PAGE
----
Today, CSAs don’t just offer seasonal fruits and veggies. Local bakeries and breweries are also borrowing the concept.
Here’s how it works: Farmers and makers sell a certain number of “shares” and consumers pre-pay for a membership or subscription. In return, consumers receive a box of fresh produce or other goodies each week throughout the season. And CSAs aren’t limited to summer thru fall, winter and spring options are often available, too. Here are five we love.
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MI Farm Co-op // Leelanau County
This year-round CSA, offered by a multi-farm cooperative in Leelanau County, provides seasonal produce and goods from more than five local farms in one box. Expect to receive a dozen eggs, a loaf of bread, fresh greens, 2-4 pounds of seasonal veggies and 2-4 pounds of seasonal fruit for $47.50 per week (total cost is $380 for spring 2021, $760 for summer 2021 or $570 for fall 2021). Members can also add on to their boxes—options vary season to season, but include chicken, beef, flowers and extra eggs. MI Farm Co-op offers Tuesday pick-up times at five locations in Traverse City and Suttons Bay.
Earthen Ales // Traverse City
Earthen Ales offers several four-week beer CSAs (Community Supported Ales—very clever!) throughout the year. Watch for release dates on Facebook and their website. Subscribers get two four-packs of 16-ounce cans each week for $115. (Mug Club members pay $105.) Don’t need that much beer? Sign-up for a half-share for $60 and get one four-pack each week. You can also add a 12-ounce bag of coffee from Fortunate Coffee Co. (sold by BLKMRKT) for $15 per week and/or eight ounces of cheese from The Cheese Lady TC for $10 per week.
Harvest Thyme Farm // Cheboygan
Founded by Brendan Prewitt and Greta Jankoviak in 2014, this 5-acre, bio-sustainable farm offers fresh produce and cut flowers through its farm share (CSA) program, as well as area farmers markets. Harvest Thyme, which sits on land that was originally homesteaded by Greta’s family in the 1890s, serves Cheboygan, Indian River, Mackinac Island and St. Ignace, and offers “farm cards” that make the CSA process a breeze—purchase a pre-loaded card on their website and use it to order online for pick-up at the Cheboygan Farmers Market or at Harvest Thyme’s farm stand.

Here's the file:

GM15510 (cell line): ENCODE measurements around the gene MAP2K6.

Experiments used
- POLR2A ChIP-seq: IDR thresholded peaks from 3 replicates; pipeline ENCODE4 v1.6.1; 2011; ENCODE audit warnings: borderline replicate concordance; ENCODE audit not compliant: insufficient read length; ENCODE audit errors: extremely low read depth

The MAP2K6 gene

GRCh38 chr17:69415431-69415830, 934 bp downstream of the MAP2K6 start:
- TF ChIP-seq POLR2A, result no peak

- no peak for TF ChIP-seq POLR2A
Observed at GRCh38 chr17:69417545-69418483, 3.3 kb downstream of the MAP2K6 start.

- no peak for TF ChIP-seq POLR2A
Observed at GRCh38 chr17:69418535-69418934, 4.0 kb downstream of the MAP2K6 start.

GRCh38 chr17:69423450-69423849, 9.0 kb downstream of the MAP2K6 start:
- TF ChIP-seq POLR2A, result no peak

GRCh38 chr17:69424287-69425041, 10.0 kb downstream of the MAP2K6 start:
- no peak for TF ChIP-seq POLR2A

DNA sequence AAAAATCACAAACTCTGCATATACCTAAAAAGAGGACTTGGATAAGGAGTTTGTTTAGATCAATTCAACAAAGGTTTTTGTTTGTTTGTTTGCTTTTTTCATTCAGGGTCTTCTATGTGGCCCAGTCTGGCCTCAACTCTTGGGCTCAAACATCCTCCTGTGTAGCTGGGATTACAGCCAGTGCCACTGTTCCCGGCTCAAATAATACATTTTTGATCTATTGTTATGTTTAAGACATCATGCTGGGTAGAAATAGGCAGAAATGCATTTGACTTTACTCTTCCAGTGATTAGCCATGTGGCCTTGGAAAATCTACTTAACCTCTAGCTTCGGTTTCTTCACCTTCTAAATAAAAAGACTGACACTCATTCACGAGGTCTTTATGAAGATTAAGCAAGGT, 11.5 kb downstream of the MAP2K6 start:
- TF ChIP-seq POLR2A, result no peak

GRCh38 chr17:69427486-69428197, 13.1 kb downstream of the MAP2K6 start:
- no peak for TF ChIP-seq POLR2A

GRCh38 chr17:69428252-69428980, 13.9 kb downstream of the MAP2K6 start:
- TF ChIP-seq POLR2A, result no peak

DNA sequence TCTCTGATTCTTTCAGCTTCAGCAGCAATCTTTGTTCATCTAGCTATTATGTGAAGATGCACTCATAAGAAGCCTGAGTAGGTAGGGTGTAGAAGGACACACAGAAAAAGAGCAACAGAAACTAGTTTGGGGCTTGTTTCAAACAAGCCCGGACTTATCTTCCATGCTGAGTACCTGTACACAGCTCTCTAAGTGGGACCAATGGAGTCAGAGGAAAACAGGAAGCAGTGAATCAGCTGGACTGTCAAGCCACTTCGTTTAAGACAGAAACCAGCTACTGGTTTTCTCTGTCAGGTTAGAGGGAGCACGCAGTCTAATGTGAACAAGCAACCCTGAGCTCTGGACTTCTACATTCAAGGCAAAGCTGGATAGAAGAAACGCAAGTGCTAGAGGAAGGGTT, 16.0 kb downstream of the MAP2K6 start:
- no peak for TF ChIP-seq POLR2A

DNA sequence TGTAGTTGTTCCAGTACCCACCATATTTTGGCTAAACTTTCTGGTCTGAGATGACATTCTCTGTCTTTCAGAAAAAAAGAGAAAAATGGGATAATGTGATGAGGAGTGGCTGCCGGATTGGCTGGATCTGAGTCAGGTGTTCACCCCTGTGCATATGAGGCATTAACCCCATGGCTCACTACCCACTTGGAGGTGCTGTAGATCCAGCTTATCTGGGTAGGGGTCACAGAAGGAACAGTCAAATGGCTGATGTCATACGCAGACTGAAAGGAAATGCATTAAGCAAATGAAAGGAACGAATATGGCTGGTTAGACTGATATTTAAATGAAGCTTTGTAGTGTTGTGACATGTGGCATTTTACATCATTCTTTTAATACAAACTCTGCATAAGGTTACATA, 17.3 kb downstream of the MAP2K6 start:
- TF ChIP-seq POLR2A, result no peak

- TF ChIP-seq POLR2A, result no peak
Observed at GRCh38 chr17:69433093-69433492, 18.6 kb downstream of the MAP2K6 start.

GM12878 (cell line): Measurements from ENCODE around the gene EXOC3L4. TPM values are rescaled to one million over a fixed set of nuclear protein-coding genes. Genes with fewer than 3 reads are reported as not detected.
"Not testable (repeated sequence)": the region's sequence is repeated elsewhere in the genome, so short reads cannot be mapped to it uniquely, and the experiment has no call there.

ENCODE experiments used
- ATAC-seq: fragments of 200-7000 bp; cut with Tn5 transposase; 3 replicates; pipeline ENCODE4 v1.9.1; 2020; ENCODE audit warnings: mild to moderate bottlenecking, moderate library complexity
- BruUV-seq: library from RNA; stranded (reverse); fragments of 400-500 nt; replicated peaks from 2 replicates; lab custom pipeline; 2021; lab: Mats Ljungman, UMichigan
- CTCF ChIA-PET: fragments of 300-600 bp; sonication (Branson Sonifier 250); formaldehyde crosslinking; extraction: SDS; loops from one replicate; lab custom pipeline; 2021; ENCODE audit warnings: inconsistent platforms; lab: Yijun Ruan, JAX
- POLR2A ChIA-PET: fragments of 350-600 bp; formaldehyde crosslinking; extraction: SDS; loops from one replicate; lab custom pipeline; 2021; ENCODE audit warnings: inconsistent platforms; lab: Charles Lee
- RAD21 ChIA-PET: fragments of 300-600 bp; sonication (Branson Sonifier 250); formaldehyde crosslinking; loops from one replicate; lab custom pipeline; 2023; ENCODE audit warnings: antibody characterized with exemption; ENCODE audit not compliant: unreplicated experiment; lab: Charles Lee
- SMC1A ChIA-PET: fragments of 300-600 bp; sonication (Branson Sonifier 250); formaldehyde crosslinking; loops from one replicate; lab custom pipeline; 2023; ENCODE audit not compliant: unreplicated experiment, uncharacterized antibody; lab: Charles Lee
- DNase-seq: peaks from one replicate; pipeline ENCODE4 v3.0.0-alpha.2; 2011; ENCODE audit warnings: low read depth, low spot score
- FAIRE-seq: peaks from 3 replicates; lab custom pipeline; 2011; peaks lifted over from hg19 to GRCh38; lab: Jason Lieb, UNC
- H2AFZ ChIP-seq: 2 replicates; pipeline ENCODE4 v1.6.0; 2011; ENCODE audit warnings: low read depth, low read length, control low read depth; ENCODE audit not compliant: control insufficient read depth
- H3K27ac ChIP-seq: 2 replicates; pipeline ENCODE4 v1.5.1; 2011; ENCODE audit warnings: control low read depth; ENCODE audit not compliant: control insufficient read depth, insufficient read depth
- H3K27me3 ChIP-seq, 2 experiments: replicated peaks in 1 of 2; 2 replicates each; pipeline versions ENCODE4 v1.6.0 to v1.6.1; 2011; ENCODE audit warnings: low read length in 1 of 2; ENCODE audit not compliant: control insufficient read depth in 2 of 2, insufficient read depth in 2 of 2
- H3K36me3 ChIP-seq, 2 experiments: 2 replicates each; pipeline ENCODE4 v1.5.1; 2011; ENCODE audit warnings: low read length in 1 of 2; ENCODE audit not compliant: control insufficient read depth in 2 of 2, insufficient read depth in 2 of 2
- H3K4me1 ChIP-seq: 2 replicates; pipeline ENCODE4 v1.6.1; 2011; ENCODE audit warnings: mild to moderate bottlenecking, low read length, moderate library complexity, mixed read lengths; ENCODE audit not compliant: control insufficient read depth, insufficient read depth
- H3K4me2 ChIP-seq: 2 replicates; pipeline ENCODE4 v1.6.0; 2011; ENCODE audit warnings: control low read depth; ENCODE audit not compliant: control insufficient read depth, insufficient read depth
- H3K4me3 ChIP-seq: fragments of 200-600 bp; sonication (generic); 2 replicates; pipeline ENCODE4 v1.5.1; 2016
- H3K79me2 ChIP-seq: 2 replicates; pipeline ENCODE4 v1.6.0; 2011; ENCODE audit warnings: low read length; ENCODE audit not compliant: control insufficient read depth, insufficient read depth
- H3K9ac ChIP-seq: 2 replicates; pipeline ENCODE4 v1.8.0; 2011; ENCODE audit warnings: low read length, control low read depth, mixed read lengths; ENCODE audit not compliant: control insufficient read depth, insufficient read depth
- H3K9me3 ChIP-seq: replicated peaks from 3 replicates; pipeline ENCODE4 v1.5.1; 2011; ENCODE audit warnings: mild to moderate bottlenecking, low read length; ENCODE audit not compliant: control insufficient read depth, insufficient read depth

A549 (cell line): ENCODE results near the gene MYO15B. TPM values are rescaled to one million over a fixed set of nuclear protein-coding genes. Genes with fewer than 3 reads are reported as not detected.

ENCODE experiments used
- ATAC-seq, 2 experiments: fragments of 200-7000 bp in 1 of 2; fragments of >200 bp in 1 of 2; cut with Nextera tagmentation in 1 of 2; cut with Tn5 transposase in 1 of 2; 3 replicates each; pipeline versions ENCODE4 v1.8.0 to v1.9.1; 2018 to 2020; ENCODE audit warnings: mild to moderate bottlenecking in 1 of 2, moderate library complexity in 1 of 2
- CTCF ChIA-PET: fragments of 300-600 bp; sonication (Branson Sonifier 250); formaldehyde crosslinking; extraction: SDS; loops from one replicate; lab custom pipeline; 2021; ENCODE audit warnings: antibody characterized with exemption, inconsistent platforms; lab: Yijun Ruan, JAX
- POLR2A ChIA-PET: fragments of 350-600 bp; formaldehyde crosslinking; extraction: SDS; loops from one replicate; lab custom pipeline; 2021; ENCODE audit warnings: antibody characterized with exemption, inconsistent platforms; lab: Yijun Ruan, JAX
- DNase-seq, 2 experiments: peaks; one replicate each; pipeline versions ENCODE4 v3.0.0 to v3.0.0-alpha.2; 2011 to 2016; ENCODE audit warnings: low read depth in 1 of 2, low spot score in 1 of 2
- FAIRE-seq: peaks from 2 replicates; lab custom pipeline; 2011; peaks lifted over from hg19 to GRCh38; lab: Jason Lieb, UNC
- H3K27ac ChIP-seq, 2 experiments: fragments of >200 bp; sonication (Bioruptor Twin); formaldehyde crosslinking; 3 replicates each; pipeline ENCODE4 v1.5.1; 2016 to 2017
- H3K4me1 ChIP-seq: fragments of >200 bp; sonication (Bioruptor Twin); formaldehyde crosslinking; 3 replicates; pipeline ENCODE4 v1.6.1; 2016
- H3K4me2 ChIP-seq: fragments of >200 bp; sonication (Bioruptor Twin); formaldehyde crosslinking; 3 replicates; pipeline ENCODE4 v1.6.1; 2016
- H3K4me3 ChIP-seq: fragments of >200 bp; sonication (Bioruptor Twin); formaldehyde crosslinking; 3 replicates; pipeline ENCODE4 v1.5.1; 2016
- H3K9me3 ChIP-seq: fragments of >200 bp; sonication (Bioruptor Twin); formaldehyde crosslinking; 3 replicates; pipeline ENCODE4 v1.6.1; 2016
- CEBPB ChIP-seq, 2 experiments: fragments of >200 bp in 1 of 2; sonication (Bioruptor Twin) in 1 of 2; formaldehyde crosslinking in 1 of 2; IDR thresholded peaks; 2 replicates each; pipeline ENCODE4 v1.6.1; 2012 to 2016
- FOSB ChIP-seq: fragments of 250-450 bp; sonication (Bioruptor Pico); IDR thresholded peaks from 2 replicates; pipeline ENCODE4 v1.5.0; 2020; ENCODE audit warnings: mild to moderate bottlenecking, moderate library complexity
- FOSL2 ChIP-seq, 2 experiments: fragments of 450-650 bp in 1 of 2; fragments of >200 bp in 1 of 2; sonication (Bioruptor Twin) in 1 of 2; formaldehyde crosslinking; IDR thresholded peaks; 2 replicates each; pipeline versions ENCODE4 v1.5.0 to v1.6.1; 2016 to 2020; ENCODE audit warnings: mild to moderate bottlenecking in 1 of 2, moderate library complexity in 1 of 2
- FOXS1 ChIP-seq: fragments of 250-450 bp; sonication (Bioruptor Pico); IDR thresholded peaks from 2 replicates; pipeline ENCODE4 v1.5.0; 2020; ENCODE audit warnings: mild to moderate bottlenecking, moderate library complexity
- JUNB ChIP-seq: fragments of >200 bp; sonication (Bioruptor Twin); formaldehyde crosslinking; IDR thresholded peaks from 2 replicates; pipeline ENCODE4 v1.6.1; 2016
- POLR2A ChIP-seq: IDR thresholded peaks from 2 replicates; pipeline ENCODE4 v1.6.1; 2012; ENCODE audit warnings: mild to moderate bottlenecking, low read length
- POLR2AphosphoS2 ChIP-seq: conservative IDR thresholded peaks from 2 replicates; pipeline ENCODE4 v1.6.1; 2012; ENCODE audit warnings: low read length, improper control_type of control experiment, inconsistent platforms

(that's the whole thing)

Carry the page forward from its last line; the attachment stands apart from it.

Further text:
Common Good Bakery // Traverse City
The Community Supported Bakery program at Common Good has a lot of crusty perks. Members pay $4.50 a loaf compared to $9, can pick up their bread any day of the week, are treated to $1 baguettes and get a complimentary coffee or tea with each purchase. A $100 minimum (which equals a six-month subscription with one loaf a week) is required to join the Rebel Bread Club, though you can add more money to your club card at any point to purchase as many loaves as you like. “It’s a CSA without rules, for the rebel at heart,” says Joy Martin Omar, assistant general manager/marketing manager.
The May Farm // Frankfort
Touting “trustworthy food raised close to your table,” The May Farm raises rotationally grazed beef, lamb and broiler chickens at their Frankfort pasture. In previous seasons, CSA members have had access to 100 percent grass-fed beef by the quarter, 100 percent grass-fed lamb by the half or whole and pastured broiler chickens. At the time of publication, details were not yet available for the 2021 season. For information on prices and availability, head to the farm’s website to sign up to receive their spring flyer.
How to Get the Most Out of Your CSA
CSAs, especially produce-based subscriptions offering pounds of fresh fruits and veggies, can be intimidating at first blush. But prepping your produce and utilizing it each week doesn’t have to be daunting. Here are some tips for planning and cooking up delish, locally sourced meals:
Prioritize produce: While some fruits and veggies can last days or weeks, others need to be consumed or preserved sooner rather than later. A good first step after picking up your CSA box is to take inventory and prioritize: eat produce like greens, tomatoes, peppers, cucumbers, zucchini, broccoli, berries and bruised fruit as soon as possible. (This is also a great time to plan and meal prep for the week!)
Prep your haul: Speaking of prepping—this can be the most labor-intensive step in the process. We recommend getting some of the work done right away. Once you have your box, take an hour (or less) to pre-prep your produce—wash lettuce and store it in a container lined with paper towel, and chop up your veggies. You’ll be more inclined to use these ingredients in a dish or snack on them throughout the week.
Blend it up: A great way to use up those pounds of produce—throw them in a large crock pot for a soup or stew, or experiment with your fruit and veggies and test out different smoothie combinations.
Preserve any excess: Sick of making salads? Whip up some fresh pesto with your leftover greens, or pickle those beets, carrots and cucumbers.
Swap what you can’t use: Maybe you’re not a fan of beets, or there’s a certain leafy green that’s not your cup of tea. Why not swap these items with a neighbor, or just give them away for some karma points?
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